Of course it was glorious, and I wouldn’t trade that time in my life for anything else. (I’m actually getting a bit nostalgic for late night editing lab sessions, strangely enough.) Not only because it was mad fun and because I loved the people I was surrounded by — but because I was getting better as a director and a writer, and as a storyteller in general. I still struggle, not only with stories but with doubt and fear and insecurity, but after my program my skin has toughened and it’s much easier to soldier on, armed with a strong toolbox, as well as a much sharper sense of how to look at, evaluate and then approach my own work again and again. Not only did I learn dramatic storytelling, but I developed process, fortitude and tenacity, which is almost as valuable as the nuts and bolts and ideas.
But again, it’s bloody brutal work — any MFA program is. There’s no room for wishy-washiness, and any program worth going to will take care only to admit those who have a true passion and drive and ferocity to do what they want to go to school for. So be very, very clear on your commitment to your craft, your discipline, your heart’s and life’s passion for it above nearly everything else, and your seriousness of purpose of when it comes to creative growth. Because if you aren’t, you will likely open that loan payment statement every month really, really regretting your decision to get your masters. I open my statement and still feel grateful to have had the experience I did. If you feel like you won’t, you may not want to pursue that path.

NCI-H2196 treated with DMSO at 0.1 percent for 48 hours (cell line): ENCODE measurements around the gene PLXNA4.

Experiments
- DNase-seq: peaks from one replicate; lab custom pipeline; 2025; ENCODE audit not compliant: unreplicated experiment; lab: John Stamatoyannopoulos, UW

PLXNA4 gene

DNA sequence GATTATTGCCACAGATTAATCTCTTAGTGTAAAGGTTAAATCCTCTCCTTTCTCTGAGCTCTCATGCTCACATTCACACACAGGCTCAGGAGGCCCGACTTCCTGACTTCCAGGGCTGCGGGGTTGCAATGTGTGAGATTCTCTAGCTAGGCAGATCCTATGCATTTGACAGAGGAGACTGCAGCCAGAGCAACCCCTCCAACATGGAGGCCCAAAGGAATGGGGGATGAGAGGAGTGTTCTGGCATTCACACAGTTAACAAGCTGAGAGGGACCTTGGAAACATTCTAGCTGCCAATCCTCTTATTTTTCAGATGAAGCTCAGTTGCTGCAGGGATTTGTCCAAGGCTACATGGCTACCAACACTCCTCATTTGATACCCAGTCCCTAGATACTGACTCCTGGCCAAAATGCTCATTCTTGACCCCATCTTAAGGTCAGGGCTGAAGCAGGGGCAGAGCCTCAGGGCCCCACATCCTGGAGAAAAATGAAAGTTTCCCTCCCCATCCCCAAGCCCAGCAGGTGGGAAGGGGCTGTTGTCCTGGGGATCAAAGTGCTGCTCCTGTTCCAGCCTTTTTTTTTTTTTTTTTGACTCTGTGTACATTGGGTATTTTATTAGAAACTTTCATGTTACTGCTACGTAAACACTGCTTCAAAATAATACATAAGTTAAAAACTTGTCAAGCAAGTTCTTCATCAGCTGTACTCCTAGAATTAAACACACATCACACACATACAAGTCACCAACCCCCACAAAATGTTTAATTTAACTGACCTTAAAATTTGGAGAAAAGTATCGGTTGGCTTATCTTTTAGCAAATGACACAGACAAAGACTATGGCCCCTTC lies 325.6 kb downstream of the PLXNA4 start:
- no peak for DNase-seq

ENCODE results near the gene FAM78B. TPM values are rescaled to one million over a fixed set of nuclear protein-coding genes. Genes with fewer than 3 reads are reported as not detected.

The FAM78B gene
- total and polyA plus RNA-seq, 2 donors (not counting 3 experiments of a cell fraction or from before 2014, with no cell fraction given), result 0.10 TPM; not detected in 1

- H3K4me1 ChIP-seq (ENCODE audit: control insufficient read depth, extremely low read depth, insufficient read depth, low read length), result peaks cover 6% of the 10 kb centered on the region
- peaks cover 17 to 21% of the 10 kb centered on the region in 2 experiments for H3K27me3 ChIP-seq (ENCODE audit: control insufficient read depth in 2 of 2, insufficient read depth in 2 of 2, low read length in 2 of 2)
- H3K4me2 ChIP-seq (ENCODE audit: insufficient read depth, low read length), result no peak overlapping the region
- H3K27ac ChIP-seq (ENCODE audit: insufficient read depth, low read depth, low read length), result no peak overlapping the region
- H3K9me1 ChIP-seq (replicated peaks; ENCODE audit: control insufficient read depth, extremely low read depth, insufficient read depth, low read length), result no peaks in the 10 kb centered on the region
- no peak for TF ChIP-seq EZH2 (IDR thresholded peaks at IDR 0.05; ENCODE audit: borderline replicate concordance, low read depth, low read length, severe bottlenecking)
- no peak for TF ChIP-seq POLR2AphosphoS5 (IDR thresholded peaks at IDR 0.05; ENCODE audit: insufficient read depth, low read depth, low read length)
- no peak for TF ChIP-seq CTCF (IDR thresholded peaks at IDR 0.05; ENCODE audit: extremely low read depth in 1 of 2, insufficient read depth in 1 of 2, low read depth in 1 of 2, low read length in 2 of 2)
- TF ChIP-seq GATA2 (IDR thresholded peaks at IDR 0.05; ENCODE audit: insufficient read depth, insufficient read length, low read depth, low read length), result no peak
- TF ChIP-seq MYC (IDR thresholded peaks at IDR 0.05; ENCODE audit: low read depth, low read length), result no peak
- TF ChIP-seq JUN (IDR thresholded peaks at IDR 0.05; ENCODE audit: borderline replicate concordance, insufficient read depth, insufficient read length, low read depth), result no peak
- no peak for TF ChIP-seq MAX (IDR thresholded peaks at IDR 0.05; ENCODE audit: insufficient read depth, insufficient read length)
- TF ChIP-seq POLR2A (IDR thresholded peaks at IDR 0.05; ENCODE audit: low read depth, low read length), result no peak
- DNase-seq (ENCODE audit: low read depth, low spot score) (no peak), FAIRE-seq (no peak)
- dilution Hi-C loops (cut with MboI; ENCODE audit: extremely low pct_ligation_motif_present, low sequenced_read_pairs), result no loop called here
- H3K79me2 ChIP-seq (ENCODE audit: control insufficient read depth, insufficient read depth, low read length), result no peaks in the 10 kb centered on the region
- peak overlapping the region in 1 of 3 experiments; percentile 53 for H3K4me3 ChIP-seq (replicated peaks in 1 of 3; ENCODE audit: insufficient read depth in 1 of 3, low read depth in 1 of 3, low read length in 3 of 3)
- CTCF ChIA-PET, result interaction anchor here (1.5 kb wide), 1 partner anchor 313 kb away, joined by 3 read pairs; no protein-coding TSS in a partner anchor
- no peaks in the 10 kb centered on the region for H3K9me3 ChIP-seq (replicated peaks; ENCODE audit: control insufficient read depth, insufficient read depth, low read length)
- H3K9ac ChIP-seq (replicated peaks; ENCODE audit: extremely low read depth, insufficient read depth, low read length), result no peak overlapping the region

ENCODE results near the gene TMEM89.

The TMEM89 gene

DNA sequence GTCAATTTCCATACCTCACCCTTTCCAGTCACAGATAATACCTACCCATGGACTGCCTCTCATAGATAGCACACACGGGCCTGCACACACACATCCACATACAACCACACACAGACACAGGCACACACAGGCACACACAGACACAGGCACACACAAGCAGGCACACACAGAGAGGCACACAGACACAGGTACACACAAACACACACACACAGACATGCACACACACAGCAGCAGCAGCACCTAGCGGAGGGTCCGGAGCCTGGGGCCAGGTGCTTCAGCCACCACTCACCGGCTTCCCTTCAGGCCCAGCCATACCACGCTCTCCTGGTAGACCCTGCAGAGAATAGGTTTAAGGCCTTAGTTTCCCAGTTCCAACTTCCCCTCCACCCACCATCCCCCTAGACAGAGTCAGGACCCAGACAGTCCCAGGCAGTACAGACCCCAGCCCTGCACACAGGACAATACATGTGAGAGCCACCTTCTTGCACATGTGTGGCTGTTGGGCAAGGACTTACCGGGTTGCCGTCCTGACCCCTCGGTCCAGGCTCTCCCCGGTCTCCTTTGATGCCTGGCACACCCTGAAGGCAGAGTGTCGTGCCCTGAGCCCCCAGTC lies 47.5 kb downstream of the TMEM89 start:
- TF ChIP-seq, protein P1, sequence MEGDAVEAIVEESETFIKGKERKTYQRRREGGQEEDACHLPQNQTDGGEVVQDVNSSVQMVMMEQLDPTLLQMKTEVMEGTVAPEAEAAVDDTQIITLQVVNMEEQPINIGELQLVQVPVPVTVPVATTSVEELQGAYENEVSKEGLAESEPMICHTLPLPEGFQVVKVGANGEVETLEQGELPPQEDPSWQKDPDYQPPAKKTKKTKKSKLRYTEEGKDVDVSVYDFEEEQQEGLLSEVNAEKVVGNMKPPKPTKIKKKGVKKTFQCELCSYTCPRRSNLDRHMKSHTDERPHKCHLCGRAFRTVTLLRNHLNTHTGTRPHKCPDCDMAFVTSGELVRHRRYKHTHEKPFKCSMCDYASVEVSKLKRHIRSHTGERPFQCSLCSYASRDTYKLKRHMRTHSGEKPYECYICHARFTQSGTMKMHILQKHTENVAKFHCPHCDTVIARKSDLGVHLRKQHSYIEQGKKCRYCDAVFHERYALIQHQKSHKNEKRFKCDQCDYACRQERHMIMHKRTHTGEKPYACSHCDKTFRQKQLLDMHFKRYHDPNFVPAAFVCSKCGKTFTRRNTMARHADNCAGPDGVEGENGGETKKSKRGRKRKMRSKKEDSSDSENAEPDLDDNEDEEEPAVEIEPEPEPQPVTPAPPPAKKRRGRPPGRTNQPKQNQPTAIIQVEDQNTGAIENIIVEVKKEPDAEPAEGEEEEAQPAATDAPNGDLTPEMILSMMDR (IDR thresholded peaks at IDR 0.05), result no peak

Likewise, other reasons NOT to get your MFA:
+ MONEY. If you at all want your education to “pay itself back” in some way, you don’t want to get your MFA. Unlike law degrees or whatever, there’s absolutely no guarantee that you will get a job from this. If debt is abhorrent to you, don’t do it.
+ CONNECTIONS. Don’t get me wrong, you will make some, and they can be valuable. But as I stated earlier, I found school more valuable for the group of peers you will meet (and likely work with for years to come.) If you are going to school mostly for connections, you are better off interning, although God help your soul if you go that route.
+ OTHER INDUSTRY STUFF. This is particularly for film school people, but here is a red light: the industry is kind of shitting bricks now about making money and what the future is going to be. The old model is changing, or rather, it’s just not working anymore. No one knows which end is the ass, so to speak. (Gosh, film stuff just makes me so vulgar!) If you’re going in expecting to land a three-picture deal out of film school like in the halcyon days of indie filmmaking in the U.S. — those days are over, really.
Anyway, I intended this to be a lot shorter, but I hope this answers a few people’s questions about MFAs, film school and other related matters. Whatever you do, good luck with your work and your journey, and I hope your stories find a home in the world, no matter what you do.